If the malfunction detection comparator 17 is provided with a hysteresis characteristic, fluctuations in the output voltage and influences of noise on the output voltage can be suppressed. Together with the resistors 21 and 22, the malfunction detection comparator 17 constitutes a malfunction detection circuit. The feedback voltage Vfb fed to the malfunction detection comparator 17 as the second detection voltage may be replaced by the voltage impressed on the resistor 22 (that is, the output voltage Vo).

It is noted that the malfunction detection signal Fdet may be supplied to any circuitry in the control circuit, and not limited to the driver circuit 16, since it suffices to stop the switching signal to the switch means Qo.

The malfunction detection signal Fdet may be alternatively supplied to an external alarm means 30 for alarming the generation of the malfunction detection signal Fdet. An alarm means 30 can be a display such as an LED, or a buzzer.

Operation of the inventive switching power supply unit will now be described with reference to FIGS. 1 and 2. It should be understood that variations in the output voltage Vo or the feedback voltage Vfb are omitted in FIG. 2.

Before a start signal ST is supplied to the charging circuit 11 for a soft start thereof, that is, when the switching power supply unit is in a quiescent condition, the first reference voltage Vref1 is zero, and no switching signal is supplied to the switch means Qo. Therefore, the switch means Qo is in the OFF state.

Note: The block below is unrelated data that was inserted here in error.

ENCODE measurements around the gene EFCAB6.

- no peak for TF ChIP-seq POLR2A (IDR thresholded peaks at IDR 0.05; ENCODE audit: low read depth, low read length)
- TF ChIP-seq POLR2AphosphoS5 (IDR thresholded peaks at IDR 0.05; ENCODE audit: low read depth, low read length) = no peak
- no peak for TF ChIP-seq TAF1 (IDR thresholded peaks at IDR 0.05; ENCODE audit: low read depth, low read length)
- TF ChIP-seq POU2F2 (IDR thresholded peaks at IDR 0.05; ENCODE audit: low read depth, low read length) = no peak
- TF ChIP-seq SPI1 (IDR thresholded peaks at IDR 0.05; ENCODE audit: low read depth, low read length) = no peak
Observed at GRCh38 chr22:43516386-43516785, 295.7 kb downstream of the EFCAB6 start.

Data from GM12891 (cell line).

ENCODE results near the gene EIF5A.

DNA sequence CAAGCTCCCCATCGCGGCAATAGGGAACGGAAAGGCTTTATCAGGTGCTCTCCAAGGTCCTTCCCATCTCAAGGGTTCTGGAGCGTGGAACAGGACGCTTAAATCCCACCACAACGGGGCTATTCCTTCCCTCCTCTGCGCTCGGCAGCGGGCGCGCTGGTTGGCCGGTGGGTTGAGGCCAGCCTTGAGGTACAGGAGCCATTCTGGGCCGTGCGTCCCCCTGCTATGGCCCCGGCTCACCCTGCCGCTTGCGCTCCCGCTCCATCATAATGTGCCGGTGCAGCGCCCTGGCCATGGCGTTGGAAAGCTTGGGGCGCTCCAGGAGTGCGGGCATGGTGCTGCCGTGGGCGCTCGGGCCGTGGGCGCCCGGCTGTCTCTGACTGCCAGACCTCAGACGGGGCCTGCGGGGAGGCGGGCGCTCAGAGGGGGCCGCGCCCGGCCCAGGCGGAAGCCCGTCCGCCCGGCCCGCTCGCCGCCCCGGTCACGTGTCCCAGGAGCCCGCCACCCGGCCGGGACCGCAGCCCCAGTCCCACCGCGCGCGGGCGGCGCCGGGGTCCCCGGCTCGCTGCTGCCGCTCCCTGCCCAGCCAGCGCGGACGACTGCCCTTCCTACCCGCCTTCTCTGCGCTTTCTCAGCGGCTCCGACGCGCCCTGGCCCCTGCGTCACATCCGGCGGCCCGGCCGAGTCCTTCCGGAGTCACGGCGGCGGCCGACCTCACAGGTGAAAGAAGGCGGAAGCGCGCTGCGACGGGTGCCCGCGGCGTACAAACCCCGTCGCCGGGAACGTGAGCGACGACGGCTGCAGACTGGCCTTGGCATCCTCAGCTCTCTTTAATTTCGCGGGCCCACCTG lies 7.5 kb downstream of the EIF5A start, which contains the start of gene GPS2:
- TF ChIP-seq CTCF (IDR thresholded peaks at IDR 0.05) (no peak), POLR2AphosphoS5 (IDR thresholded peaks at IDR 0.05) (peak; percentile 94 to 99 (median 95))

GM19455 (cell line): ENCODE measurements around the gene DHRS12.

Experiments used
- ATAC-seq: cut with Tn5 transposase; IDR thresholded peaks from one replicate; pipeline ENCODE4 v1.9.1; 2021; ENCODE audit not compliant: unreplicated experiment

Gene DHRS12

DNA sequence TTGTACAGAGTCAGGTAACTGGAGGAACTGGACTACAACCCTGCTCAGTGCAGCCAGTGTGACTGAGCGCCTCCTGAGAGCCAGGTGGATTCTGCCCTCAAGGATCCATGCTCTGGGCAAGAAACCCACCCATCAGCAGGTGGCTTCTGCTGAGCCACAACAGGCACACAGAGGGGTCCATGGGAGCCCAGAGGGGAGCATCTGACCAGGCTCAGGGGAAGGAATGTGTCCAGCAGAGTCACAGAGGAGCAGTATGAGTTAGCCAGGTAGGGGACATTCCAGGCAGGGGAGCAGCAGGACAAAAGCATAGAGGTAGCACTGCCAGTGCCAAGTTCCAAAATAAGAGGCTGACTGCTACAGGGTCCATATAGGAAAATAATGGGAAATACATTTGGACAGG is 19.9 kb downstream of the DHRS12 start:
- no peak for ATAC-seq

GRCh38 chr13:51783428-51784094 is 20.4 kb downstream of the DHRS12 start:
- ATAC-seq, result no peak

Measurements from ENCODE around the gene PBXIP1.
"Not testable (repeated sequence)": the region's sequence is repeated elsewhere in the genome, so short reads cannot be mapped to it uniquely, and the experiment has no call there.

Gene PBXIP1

Under this condition, the capacitor Co is charged, since the input voltage Vcc is impressed on the capacitor Co via the coil Lo and diode Do. The charge voltage of the capacitor is equal to the input voltage Vcc minus the voltage drop Vf across the diode Do. The charge voltage is approximately equal to the input voltage Vcc, and is provided as the output voltage Vo. The feedback voltage Vfb is a voltage obtained by dividing the output voltage Vo by resistors R21 and R22. The first reference voltage Vref1 is zero. The second reference voltage Vref2 is always fixed to a constant level.

As a start signal ST is supplied to the charging circuit 11 for soft start at time t1, the capacitor 12 begins to be charged by a constant current, and the first reference voltage Vref1 gradually rises up, as previously described. When the first reference voltage Vref1 exceeds the feedback voltage Vfb at time t2, an error signal will be issued from the error amplification circuit 13, which signal is compared with the triangular wave signal in the pulse width modulation circuit 15 to generate a PWM signal. The PWM switching signal is supplied to the driver circuit 16 which in turn provides the switch means Qo with a switching signal, thereby allowing the output voltage Vo to rise.

The output voltage Vo and the feedback voltage Vfb rise with the first reference voltage Vref1. When the first reference voltage Vref1 reaches a predetermined reference level at time t3 for example, it levels off and is maintained at that level. Switching of the switch means Qo is controlled such that the feedback voltage Vfb becomes equal to the first reference voltage Vref1. As a consequence, the output voltage Vo is also maintained at a predetermined voltage associated with the feedback voltage Vfb and the first reference voltage Vref1.